$$\begin{aligned} B\!\left( u_m + \psi \lambda , \psi ^*\lambda \right) = L\!\left( \psi ^*\lambda \right) \quad \forall \psi ^* \in \mathcal {V}\end{aligned}$$
(11)

the weak formulation of ordinary differential equation (ODE) in time:
$$\begin{aligned} B\!\left( u_m + \psi \lambda , \psi \lambda ^* \right) = L\!\left( \psi \lambda ^*\right) \quad \forall \lambda ^* \in \mathcal {T}\end{aligned}.$$
(12)
A couple \((\psi ,\lambda ) \in \mathcal {V}\times \mathcal {T}\) then verifies (10) if and only if \(\psi\) verifies (11) and \(\lambda\) verifies (12), which is a nonlinear problem. As this problem can be interpreted as a pseudoeigenproblem [22], a natural algorithm to capture the dominant eigenfunction consists of a power iterations strategy. Starting from an initial random time function \(\lambda\) (verifying initial conditions), each iteration of the power algorithm verifies a sequence of lower dimensional problems (11–12), leading to Algorithm 1.
Remark 2
The key property of Galerkin computational method is that the error is orthogonal to the approximation spaces. Therefore, \(u_{ex}  u_m\) is orthogonal to \(\mathcal {V}_h \otimes \mathcal {T}_h\) according to \(B(\cdot ,\cdot )\) scalar product.
Remark 3
Normalization of space \(\psi\) or time \(\lambda\) functions is preferable for stability reason of the power iterations algorithm. In Algorithm 1, we arbitrarily choose to normalize the space function \(\psi\).
Remark 4
One could check the convergence of \(\psi \lambda\) to stop the power iterations. As explained in [22], a coarse criterion is sufficient to obtain good approximation as convergence is reached quickly. In practice, we rather prefer to fix a number of subiterations \(k_{max} = 4\), letting the next PGD mode to correct the previous one if necessary.
Improvement of the decomposition
A postprocessing of the computed functions can be made to improve the decomposition, like orthogonalization of space basis functions. A simple modification to the power iterations algorithm consists in updating the whole set of time functions \(\Lambda _m = \left\{ \lambda _i\right\} _{i=1 \ldots m}\) after every nth new PGD mode. These functions are defined by a system of ODEs of dimension m analogous to (12). A mapping application T is defined taking the whole set of space functions \(\Psi _m = \left\{ \psi \right\} _{i=1 \ldots m} \in \mathcal {V}^{m}\) into time functions \(\Lambda _m = T(\Psi _m) \in \mathcal {T}^{m}\) defined by:
$$\begin{aligned} B(\Psi _m \cdot \Lambda _m,\Psi _m \cdot \Lambda _m^*) = L(\Psi _m \cdot \Lambda _m^*) \quad \forall \Lambda _m^* \in \mathcal {T}^m \end{aligned}$$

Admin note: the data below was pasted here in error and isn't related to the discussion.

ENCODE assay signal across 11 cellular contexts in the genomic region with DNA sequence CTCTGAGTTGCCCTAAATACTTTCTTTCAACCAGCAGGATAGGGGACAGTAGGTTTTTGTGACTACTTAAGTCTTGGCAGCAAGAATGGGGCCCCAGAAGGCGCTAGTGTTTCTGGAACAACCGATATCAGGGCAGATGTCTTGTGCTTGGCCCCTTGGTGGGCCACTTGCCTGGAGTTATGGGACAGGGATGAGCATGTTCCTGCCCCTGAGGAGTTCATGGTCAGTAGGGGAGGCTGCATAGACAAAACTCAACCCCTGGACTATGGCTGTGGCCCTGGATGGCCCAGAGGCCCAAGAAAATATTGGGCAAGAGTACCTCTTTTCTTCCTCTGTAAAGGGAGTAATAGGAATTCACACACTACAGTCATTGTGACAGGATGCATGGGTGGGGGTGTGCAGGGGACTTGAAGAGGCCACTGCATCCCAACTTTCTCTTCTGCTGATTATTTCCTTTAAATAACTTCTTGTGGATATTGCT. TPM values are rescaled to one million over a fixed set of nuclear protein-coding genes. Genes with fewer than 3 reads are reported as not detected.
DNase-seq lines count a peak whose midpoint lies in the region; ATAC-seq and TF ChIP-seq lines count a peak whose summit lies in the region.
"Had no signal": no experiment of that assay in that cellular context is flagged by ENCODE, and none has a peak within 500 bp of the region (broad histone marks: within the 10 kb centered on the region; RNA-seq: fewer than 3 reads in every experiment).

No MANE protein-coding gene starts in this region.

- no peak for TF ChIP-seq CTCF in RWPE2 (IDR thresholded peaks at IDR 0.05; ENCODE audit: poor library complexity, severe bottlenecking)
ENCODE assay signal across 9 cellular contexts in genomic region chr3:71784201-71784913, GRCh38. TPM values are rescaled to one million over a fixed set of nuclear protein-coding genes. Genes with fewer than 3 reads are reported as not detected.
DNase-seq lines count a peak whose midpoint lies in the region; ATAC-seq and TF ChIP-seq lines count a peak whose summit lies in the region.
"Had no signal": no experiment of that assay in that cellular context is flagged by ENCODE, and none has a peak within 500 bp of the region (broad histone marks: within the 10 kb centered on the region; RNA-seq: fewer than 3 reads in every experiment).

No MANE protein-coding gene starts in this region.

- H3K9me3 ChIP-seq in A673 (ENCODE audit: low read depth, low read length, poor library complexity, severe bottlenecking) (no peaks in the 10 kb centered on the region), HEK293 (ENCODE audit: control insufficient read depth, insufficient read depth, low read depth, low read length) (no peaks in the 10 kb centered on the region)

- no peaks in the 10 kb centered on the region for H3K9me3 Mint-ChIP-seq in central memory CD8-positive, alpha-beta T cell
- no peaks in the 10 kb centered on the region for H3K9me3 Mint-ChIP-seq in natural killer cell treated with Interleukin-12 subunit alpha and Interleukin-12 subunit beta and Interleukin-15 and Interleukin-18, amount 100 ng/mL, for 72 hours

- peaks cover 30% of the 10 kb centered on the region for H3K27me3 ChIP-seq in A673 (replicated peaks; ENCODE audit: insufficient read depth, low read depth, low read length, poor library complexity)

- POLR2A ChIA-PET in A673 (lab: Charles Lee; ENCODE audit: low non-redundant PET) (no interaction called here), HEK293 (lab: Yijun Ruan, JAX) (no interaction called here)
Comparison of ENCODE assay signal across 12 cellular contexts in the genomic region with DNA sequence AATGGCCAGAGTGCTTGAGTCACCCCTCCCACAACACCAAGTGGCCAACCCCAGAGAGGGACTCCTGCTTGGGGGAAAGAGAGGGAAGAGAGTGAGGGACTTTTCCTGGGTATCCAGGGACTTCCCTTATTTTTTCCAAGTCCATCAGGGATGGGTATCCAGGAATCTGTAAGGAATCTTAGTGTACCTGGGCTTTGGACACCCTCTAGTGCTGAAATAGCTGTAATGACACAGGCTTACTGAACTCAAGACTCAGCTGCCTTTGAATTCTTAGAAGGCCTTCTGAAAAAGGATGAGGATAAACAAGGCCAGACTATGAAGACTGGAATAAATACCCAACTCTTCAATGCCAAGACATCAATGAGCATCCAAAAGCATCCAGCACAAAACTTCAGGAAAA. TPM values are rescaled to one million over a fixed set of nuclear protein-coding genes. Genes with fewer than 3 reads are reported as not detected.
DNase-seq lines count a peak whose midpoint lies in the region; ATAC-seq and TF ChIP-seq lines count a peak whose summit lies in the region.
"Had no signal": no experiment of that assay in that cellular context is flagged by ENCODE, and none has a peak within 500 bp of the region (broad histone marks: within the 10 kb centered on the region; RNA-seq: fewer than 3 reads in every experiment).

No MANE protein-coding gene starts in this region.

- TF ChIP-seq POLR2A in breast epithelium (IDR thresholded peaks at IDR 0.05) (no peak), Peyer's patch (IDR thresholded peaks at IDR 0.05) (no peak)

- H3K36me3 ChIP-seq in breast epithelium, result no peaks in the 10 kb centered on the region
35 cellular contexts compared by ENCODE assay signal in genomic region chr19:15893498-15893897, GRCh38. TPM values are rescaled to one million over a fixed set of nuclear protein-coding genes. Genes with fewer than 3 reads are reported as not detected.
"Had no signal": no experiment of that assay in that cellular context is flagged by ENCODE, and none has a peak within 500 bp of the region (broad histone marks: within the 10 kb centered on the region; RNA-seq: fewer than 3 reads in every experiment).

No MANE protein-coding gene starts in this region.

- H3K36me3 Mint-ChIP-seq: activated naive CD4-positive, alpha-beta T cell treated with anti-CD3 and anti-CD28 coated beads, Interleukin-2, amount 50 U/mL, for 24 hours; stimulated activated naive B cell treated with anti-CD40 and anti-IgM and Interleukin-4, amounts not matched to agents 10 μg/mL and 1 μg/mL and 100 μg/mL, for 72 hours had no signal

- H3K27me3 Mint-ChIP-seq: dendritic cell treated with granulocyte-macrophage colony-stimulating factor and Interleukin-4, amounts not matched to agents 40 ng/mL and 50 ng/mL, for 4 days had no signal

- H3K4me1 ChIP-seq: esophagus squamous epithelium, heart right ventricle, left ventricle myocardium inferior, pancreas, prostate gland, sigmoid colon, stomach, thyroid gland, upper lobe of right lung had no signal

(13)
This postprocessing improves the quality of the progressive PGD algorithm, although the obtained decomposition is not the optimal one. If the update step is done after each new PGD mode, it is added after the power iterations step, as shown in Algorithm 2. Known as update step [26], it can be applied to all PGD computational methods.
Minimal residual PGD
The next technique is a PGD strategy based on a minimal residual criterion [21]. This construction presents monotonic convergence of the decomposition in the sense of residual norm.
The residual \(\mathcal {R}(u) \in \mathcal {V}\otimes \mathcal {T}\) is defined under the form:
$$\begin{aligned} \left\langle \!\left\langle {w}, \mathcal {R}(u) \right\rangle \!\right\rangle = L({w})  B(u,{w}) = \langle \!\langle {w}, \delta  \underbrace{\left( k\frac{\mathrm \partial ^{}{u}}{\mathrm \partial {x}^{}}+c\frac{\mathrm \partial ^{}{u}}{\mathrm \partial {t}^{}}\right) }_{\mathcal {B}(u)} \rangle \!\rangle \end{aligned}$$
Therefore, an optimal couple \((\psi ,\lambda ) \in \mathcal {V}\times \mathcal {T}\) is defined as the one that minimizes the residual norm:
$$\begin{aligned} (\psi ,\lambda ) = \mathop {{{\mathrm{\arg \min }}}}\limits _{\psi ,\lambda } \Vert \mathcal {R}(u_{m}+\psi \lambda )\Vert ^2 \end{aligned}$$
or equivalently:
$$\begin{aligned} (\psi ,\lambda ) = \mathop {{{\mathrm{\arg \min }}}}\limits _{\psi ,\lambda } \frac{1}{2} \left\langle \!\left\langle \mathcal {B}(\psi \lambda ), \ \mathcal {B}(\psi \lambda ) \right\rangle \!\right\rangle  \left\langle \!\left\langle \mathcal {R}(u_m), \ \mathcal {B}(\psi \lambda ) \right\rangle \!\right\rangle \end{aligned}$$
(14)
In a continuous framework, (14) leads to a nonclassical formulation as it requires the introduction of a more refined functional space of the space domain \(\mathcal {V}\) in order to guaranty existence and uniqueness of solutions (by introducing \(H^2(\Omega ) \otimes H^1(\mathcal {I})\) in place of \(H^1(\Omega ) \otimes L^2(\mathcal {I})\) for our benchmark problem). In practice, a minimal residual formulation is applied to the discretized problem (4) after introducing approximation spaces \(\mathcal {V}_h\) and \(\mathcal {T}_h\).
Therefore, by introducing the discrete \(N_xN_t \times N_xN_t\) matrix \(\mathbb {B}\) (resp. \(N_xN_t\) vector \(\varvec{L}\)) of the bilinear operator \(B(\cdot ,\cdot )\) (resp. the linear operator \(L(\cdot )\)), the discrete \(N_xN_t\) residual vector \(\varvec{R}\) of \(\mathcal {R}(\cdot .)\) takes the form:
$$\begin{aligned} \varvec{R}(u) = \mathbb {B}\varvec{u}  \varvec{L}, \quad \varvec{u} = \begin{bmatrix} \varvec{u}(t_1) \\ \varvec{u}(t_2) \\ \vdots \end{bmatrix} \end{aligned}$$
such that an optimal couple \((\psi ,\lambda ) \in \mathcal {V}_h \times \mathcal {T}_h\) minimizes the discretized residual norm (Euclidean norm, since the matrix \(\mathbb {B}\) is not invertible):